Oklahoma legislators are moving inexorably toward dumping Common Core standards created over three or more years by full panels of educators drawn from Oklahoma and every other state and now adopted by all but five states.
Under legislation strongly supported by the Oklahoma House and a Senate committee, those carefully drawn standards would be replaced by a new set of standards to be developed by the state board of education working with higher education and career and technology officials. They’ll have only 18 months to roll out the new standards, and the announcement made no mention of help from teachers, principals or district superintendents, who might have a lot to contribute.
Gov. Mary Fallin says she will support “legislation that increases classroom rigor and accountability.” That’s what the current Common Core does.
She also wants a guarantee that Oklahoma public education is “protected from federal interference.” Oklahoma already is protected under a very specific executive order from the governor last year. A new Core hardly seems necessary.
Keep in mind that no federal official has ever proclaimed a need to take over public education in Durant or any other city in this or any state. Scrap the Core and start all over again? Reinventing the wheel is the phrase that pops to mind.
Fallin and many education officials have repeatedly cited Oklahoma students’ relatively low standings on national tests. “We are consistently behind students in most other states, and particularly states on our borders,” a governor’s spokeswoman said last year. That gap has been part of the force driving the new Core.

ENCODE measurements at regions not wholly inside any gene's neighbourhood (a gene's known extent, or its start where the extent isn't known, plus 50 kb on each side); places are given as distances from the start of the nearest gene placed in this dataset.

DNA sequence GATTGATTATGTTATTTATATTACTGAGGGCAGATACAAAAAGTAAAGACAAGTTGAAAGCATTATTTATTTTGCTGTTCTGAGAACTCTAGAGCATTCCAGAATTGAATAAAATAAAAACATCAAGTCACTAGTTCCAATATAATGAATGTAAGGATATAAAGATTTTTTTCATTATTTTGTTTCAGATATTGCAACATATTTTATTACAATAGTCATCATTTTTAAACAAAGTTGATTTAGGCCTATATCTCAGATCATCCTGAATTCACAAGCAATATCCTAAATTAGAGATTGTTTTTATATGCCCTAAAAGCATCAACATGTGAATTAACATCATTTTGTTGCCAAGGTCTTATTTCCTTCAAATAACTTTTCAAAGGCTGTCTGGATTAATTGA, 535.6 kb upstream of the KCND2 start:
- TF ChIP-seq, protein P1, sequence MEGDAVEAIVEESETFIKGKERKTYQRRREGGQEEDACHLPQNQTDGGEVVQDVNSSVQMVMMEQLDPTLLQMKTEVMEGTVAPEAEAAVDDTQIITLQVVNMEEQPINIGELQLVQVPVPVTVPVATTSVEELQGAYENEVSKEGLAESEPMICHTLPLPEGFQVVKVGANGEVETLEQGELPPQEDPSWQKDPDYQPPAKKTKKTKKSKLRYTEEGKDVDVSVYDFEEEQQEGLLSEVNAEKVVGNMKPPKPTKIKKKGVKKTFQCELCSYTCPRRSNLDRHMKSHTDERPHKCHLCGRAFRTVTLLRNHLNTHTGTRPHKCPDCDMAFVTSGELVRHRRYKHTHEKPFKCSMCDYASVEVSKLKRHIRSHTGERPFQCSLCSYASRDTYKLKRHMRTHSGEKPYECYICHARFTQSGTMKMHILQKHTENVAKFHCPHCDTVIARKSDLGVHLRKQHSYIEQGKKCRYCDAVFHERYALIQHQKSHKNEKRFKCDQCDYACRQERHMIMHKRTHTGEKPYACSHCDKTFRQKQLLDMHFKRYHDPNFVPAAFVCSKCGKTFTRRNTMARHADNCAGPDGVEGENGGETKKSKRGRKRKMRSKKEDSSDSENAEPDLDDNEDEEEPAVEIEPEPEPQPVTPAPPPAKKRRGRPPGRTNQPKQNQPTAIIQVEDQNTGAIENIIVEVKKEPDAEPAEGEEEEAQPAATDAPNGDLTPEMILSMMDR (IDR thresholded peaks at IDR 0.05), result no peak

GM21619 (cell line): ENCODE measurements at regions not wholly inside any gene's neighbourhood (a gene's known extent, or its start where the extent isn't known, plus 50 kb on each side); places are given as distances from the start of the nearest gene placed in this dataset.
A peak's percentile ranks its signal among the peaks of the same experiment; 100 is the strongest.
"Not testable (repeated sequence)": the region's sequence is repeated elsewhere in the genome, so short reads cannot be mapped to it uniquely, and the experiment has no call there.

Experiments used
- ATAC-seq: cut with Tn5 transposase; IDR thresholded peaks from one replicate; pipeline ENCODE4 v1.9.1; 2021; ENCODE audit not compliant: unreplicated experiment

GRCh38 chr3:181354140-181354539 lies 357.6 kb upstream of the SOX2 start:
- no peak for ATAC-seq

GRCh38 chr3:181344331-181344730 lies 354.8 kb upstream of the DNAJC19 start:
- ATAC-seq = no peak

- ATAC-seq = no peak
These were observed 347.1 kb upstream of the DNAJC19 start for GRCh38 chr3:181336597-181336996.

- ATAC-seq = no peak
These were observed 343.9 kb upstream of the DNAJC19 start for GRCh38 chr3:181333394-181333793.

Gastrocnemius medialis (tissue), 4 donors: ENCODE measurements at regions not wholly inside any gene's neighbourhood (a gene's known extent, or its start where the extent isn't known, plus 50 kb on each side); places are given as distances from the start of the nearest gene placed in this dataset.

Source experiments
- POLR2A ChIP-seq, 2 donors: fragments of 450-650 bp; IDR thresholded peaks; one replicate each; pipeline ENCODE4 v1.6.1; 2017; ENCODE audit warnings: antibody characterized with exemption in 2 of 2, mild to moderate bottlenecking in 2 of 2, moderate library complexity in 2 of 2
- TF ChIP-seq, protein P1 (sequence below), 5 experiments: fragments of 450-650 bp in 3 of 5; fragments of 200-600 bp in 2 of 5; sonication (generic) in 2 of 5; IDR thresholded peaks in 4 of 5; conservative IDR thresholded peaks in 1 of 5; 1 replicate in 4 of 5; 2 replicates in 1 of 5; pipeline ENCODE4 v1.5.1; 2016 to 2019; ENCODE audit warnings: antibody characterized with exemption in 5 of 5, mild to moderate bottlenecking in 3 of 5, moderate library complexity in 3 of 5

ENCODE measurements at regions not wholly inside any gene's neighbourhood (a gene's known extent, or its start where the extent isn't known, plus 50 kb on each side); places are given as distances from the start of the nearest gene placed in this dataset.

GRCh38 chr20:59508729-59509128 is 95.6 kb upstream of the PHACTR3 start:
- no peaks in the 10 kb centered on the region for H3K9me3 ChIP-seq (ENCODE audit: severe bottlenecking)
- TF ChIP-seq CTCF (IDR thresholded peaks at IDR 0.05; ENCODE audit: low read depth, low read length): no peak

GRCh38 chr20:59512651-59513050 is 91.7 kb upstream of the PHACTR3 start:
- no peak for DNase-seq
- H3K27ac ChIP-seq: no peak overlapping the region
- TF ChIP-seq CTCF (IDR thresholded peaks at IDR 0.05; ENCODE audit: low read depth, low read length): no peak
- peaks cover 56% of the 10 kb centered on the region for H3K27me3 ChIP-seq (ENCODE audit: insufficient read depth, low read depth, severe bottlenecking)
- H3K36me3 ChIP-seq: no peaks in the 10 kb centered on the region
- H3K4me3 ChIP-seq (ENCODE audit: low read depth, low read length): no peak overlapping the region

Writing problems persist for many public school students here and elsewhere, exacerbated by the spread of popular technology that requires little or no writing. A key Core element is increased emphasis on writing, in every grade and every subject. “Writing across the curriculum” is the descriptive phrase and it’s a critical component. If it disappears with the dumping of the Core, the loss to students would be great.
The pros and cons of the switch have been heatedly debated in the Capitol and across the state and nation. Noticeably absent from the discussions are specific complaints about specific content of the standards, probably at least in part because few people feel compelled to actually read the standards. Those who do read them find nothing that tells teachers how to teach. The standards lay out what students need to know to get a good job or get into college. Teachers, administrators and school boards decide how best to make that happen.
Some critics protest that the number of tests has been increased. Others cry that the standards, particularly the emphasis on critical thinking, push early-grade students too hard. Evidence of such damage seems scanty.
Certainly the number of tests could be looked at closely and reduced if needed. It’s also unlikely that youngsters in the early grades will be traumatized by teachers asking them to broaden their horizons somewhat, but that complaint, if accepted, could be easily accommodated. Responding appropriately to these complaints would certainly be easier, less costly, less time consuming and more effective than throwing out the whole Core curriculum.
The governor’s order fends off the feds and local control remains, in fact, firmly in local hands.
The Senate bill was voted out of committee by an 11-0 vote, despite passionate objections in the hearing that the huge amount of money and training time already spent on the new Core would be wasted. The effect on teachers, it was noted, would be harsh as they struggle to decide how best to teach youngsters amid the uncertainty of curriculum changes and test revisions. The bill will almost certainly be approved in the Senate by a wide margin, and the issue will be on the governor’s desk very soon. The governor should note that her protective order responds to a major concern, and that abandoning the whole Core is unnecessary, and financially and educationally a very bad idea.